Number of life coaches growing in Saudi Arabia

Saudi transformation life coach Waleed Arab. (AN photo by Huda Bashatah)
Updated 14 January 2019

Number of life coaches growing in Saudi Arabia

  • “Your body listens to your thoughts,” said Arab, adding that life coaching is very different from counseling

JEDDAH: Sometimes in life people need a helping hand, some physically, others financially, but increasingly emotionally.
YouPositive, a Jeddah-based online life coaching platform, offers that help. Pioneers in online life coaching, they are seeking to bridge the gap between counseling, self-help and technology.
On Saturday, they hosted the first of a series of January events at the City Hub in Al-Nahda district.
Founder and CEO Zahra Al-Mohanna said: “YouPositive is pioneering a marketplace for life coaching, with technological solutions for service providers and clients alike.
“We have created a solution that suits Saudi and Middle Eastern culture, where you can find a coach wherever you are and at your leisure. We pick the right service providers via background checks and interviews, as well as referrals from their clients.”
She added: “YouPositive serves individuals and companies equally, with coaching programs tailored to their needs.”
Saudi life coach Waleed Arab was at the City Hub event to give a lecture, called My Emotions. In it, he tried to shed light on how to understand emotions.

Body and emotions
During his lecture, Arab explained the limbic system and its function, to explain the link between the body and emotions.
“Your body listens to your thoughts,” said Arab, adding that life coaching is very different from counseling.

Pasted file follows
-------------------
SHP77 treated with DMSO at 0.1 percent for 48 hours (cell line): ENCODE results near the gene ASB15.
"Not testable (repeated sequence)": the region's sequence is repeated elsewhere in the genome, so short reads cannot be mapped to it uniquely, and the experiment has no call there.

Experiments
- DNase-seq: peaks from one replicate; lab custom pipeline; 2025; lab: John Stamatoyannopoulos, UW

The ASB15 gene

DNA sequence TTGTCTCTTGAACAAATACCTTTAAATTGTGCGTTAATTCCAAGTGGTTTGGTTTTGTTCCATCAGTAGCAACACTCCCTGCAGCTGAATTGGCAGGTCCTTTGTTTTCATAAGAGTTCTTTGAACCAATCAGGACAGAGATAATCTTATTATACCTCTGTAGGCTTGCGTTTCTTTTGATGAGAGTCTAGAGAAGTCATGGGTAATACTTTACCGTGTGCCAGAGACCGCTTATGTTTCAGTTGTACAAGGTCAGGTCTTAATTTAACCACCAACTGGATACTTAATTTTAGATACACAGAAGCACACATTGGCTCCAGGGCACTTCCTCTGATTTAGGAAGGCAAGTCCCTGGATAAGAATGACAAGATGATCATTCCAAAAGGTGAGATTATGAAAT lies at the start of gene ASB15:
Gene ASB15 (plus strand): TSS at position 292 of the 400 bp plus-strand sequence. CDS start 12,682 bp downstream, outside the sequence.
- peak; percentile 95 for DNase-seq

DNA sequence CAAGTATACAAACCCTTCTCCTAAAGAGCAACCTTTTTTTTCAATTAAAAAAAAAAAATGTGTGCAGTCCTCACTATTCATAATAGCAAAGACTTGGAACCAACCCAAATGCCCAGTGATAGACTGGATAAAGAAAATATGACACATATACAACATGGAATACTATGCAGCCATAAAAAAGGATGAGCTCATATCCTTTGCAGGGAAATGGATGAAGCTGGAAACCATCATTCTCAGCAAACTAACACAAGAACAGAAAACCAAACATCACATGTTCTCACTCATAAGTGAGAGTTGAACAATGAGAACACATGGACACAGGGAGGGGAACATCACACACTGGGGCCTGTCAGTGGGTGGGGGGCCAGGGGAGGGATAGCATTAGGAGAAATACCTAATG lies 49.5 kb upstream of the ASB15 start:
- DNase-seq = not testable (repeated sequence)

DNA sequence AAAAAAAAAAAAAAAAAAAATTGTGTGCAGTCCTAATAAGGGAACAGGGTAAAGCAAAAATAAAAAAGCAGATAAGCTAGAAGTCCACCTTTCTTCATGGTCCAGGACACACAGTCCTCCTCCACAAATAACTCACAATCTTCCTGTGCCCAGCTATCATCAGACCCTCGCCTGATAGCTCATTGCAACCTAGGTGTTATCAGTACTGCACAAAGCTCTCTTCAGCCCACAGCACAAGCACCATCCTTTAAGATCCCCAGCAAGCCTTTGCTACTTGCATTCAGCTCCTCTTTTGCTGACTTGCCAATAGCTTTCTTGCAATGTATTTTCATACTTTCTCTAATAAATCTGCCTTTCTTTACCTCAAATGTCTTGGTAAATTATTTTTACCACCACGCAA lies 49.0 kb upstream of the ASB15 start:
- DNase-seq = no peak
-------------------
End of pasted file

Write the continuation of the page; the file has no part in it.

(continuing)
“A life coach is not a certified person, who can give you medication or anything that may effect your health. Coaching is a psychological tool. The coach paves the way for you to reach your goals.”
He also highlighted the growing popularity of life coaching in the Kingdom. “We are getting there. We have just started, but we have a good number of certified life coaches in Saudi Arabia.”

Specific area of mind
Life coaching is important, explained Arab, because: “We are tapping into a very specific area of the mind, looking to enlighten the person about what is missing in their current mindset. You can examine areas you had not discovered before.
“Just imagine yourself living in a dark room. A coach will help enlighten you and your senses, and show you that there is much more outside for you to explore.”
The reaction to YouPositive, and their January program, has been largely upbeat.
“Life coaches help us improve by changing the way we think,” said Radhya Bahamdoun, an attendee at Arab’s lecture.


Experimental cocoa bean harvest: A sweet opportunity for Saudi Arabia

Gebran Al-Maliki, owner of a cocoa plantation, says introducing cocoa will help reshape the agriculture sector. (Photos/Supplied)
Updated 01 December 2020

Experimental cocoa bean harvest: A sweet opportunity for Saudi Arabia

  • Saudi Arabia provides an environment conducive to the shrub’s growth, says expert

MAKKAH: In an unprecedented experience for the Kingdom, a harvest season of more than 200 cocoa shrubs began this year in Jazan following several years of planting the Filipino seedlings.

The foreign plant is a new experiment for the Kingdom as it plans on testing out the long-term success of planting the favored sweet treat.

Specialists in the region pointed out that the cocoa shrub resembles the famous coffee shrub found in the south region of the Kingdom, where a number of farmers have already begun to evaluate the experience and continue cultivating land to make room for more, while others were not so successful.

The supervisor of the Mountain Areas Development and Reconstruction Authority in Jazan, Eng. Bandar Al-Fifi, said: “The cocoa shrub is a tropical or subtropical shrub and is native to South America and East Asia. It was presented to the Mountain Regions Development and Reconstruction Authority a few years back, specifically to the agricultural research station.”

FASTFACTS